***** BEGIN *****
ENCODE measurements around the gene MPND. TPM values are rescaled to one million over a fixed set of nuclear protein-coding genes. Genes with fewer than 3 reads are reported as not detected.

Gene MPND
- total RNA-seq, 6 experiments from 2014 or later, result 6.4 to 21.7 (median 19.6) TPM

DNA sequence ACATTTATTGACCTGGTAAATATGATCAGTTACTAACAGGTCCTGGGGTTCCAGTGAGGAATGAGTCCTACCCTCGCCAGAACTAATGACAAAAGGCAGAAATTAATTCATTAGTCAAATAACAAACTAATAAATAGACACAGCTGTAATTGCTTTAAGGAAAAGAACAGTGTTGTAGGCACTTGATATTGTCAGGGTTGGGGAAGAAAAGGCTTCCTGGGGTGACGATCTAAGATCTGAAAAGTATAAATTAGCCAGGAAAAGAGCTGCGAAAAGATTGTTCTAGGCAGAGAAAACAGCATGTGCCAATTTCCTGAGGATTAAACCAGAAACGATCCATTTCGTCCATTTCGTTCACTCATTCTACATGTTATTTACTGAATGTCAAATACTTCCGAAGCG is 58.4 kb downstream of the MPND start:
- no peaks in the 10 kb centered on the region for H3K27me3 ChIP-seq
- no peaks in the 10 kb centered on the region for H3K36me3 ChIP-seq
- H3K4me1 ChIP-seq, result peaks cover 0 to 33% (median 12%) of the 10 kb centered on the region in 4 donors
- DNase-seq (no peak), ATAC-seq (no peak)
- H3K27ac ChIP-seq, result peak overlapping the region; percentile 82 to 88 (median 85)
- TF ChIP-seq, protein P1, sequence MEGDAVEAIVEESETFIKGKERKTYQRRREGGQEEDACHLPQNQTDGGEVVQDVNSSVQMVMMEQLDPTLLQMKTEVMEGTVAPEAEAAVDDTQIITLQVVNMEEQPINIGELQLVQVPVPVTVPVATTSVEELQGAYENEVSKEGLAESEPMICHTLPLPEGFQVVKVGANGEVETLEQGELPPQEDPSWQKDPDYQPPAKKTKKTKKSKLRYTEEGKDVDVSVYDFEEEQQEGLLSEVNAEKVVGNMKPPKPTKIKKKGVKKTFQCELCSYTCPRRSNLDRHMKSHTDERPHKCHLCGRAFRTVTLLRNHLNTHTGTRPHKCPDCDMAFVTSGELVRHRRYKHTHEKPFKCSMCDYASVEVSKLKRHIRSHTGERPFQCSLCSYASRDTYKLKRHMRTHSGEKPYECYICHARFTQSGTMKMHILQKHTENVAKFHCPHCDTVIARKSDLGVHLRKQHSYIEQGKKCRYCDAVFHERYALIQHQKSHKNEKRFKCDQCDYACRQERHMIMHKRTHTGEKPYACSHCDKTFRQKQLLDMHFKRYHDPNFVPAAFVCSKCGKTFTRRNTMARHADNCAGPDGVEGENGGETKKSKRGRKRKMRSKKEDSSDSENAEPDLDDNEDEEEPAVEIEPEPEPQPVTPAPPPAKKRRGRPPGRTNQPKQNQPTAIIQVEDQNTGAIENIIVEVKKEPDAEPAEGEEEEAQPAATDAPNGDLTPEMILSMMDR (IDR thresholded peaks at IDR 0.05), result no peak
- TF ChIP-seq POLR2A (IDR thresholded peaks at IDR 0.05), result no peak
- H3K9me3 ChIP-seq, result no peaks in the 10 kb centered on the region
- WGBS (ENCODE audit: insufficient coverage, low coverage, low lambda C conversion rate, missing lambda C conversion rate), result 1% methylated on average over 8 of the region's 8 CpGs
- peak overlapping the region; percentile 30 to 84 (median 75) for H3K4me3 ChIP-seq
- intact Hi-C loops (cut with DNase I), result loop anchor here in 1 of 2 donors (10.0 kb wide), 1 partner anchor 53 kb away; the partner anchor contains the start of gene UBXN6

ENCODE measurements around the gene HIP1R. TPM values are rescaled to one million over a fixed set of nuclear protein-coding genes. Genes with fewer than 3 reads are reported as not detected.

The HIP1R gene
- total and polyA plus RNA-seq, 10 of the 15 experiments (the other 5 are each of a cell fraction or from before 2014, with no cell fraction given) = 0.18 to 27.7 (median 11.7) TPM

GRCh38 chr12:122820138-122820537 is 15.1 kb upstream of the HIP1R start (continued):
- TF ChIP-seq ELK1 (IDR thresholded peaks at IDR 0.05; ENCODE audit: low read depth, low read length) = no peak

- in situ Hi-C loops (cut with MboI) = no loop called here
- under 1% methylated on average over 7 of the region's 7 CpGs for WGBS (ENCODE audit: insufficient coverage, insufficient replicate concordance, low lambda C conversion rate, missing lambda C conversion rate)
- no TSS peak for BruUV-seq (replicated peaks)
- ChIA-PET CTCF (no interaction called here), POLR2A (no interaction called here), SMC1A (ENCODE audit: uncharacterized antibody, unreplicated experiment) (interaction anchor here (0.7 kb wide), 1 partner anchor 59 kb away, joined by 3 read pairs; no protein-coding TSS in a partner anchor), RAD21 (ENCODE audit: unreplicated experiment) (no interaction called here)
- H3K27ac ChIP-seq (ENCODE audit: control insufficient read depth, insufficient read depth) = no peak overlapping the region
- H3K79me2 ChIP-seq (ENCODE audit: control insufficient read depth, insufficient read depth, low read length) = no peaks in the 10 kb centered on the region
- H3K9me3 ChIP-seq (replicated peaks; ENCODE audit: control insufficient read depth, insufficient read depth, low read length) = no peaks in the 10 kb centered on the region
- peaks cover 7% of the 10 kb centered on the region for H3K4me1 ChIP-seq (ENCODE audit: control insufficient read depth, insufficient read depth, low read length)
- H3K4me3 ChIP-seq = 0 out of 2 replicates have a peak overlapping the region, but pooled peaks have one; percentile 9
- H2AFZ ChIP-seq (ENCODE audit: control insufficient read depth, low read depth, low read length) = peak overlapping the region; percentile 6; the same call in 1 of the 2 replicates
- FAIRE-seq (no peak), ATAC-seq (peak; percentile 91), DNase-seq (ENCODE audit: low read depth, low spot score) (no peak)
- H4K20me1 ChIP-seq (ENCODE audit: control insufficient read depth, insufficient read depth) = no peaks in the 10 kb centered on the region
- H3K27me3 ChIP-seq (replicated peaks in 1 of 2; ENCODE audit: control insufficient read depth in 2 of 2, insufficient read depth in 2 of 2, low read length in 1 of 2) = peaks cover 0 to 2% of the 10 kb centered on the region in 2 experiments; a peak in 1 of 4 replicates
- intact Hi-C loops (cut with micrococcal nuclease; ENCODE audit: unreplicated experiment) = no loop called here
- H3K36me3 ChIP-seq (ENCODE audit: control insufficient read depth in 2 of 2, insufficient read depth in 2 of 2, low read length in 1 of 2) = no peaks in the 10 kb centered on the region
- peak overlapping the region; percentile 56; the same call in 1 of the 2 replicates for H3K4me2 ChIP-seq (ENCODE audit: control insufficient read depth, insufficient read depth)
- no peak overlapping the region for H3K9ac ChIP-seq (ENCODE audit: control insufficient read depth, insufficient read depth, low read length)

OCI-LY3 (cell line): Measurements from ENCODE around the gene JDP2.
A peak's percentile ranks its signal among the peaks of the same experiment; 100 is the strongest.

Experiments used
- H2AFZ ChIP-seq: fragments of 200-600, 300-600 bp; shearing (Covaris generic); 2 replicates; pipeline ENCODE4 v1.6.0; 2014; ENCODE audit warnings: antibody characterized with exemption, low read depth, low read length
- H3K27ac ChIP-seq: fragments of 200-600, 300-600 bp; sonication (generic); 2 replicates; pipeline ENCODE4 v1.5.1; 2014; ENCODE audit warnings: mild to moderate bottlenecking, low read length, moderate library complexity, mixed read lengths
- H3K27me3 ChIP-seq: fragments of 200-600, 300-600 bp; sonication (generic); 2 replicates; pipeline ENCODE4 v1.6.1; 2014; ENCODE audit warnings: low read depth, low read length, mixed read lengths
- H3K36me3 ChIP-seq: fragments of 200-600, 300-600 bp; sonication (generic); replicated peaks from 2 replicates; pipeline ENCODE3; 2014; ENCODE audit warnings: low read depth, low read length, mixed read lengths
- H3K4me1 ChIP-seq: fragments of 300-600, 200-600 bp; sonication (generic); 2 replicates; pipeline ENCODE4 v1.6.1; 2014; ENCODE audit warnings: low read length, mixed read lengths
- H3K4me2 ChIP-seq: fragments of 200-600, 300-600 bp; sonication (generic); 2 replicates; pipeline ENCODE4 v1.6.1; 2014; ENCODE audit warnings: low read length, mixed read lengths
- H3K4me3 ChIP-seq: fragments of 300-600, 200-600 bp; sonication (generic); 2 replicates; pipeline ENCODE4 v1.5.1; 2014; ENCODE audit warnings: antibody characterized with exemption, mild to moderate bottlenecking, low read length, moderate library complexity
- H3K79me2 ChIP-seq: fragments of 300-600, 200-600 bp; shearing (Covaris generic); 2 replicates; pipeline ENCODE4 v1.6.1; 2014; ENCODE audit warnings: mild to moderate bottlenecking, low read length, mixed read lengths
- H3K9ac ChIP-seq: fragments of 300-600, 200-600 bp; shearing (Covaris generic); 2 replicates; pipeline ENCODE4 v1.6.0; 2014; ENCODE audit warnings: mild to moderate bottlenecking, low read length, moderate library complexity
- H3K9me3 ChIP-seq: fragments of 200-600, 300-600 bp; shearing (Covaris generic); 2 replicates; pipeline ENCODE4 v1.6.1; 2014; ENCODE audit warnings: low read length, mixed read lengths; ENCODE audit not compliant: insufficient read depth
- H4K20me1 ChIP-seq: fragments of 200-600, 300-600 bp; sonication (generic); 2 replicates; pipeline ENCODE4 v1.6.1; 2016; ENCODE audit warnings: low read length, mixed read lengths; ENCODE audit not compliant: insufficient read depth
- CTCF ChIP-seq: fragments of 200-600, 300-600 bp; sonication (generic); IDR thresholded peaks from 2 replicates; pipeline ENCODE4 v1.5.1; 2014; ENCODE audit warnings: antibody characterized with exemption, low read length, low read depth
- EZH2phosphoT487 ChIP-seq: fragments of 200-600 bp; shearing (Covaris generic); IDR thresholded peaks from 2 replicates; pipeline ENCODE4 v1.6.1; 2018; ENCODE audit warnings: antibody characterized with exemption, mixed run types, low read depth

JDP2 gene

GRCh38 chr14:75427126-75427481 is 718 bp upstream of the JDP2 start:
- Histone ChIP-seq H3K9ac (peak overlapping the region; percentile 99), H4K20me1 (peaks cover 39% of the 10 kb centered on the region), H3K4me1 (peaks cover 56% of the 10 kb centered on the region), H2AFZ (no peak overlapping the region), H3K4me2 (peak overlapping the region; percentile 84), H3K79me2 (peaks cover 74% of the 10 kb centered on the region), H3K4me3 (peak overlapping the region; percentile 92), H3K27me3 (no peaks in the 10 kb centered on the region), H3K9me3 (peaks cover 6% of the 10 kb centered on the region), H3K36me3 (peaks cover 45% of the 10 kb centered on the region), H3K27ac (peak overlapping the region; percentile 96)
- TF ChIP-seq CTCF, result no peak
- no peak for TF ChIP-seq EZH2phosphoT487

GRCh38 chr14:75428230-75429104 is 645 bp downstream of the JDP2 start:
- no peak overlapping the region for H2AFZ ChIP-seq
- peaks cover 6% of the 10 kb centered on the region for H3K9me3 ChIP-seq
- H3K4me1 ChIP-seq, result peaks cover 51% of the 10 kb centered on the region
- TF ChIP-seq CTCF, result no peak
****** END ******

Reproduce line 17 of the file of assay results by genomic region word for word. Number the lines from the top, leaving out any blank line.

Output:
The HIP1R gene